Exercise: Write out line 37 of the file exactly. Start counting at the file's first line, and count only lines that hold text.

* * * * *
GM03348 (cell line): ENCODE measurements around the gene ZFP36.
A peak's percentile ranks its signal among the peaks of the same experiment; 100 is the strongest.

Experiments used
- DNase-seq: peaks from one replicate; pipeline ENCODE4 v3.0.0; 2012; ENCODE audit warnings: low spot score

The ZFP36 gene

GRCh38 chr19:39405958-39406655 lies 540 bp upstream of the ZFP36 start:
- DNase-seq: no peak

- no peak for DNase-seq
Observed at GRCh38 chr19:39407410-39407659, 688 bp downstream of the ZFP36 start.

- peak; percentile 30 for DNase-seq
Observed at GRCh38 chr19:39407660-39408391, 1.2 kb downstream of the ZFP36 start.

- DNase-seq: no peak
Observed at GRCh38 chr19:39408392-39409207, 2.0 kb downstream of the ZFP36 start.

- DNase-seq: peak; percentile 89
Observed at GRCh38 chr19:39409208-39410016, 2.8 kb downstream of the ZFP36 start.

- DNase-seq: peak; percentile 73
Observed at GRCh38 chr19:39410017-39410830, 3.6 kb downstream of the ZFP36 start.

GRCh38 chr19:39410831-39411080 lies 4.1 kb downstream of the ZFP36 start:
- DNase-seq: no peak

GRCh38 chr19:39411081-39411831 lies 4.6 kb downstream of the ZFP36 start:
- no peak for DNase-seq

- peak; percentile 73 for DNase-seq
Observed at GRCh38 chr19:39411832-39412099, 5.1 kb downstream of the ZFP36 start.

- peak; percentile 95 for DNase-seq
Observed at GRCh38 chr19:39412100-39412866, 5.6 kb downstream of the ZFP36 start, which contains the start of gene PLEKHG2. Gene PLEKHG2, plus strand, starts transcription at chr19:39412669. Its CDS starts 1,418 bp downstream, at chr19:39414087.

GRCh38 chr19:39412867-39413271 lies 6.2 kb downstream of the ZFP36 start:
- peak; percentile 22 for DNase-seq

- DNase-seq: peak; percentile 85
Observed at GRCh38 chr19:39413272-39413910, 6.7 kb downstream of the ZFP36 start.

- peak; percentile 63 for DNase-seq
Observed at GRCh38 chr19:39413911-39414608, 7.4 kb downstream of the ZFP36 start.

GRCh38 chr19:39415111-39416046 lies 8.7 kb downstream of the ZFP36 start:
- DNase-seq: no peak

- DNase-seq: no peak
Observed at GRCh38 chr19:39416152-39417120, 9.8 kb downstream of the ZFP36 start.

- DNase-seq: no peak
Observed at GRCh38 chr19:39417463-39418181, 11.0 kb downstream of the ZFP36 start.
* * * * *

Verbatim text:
Observed at GRCh38 chr19:39417463-39418181, 11.0 kb downstream of the ZFP36 start.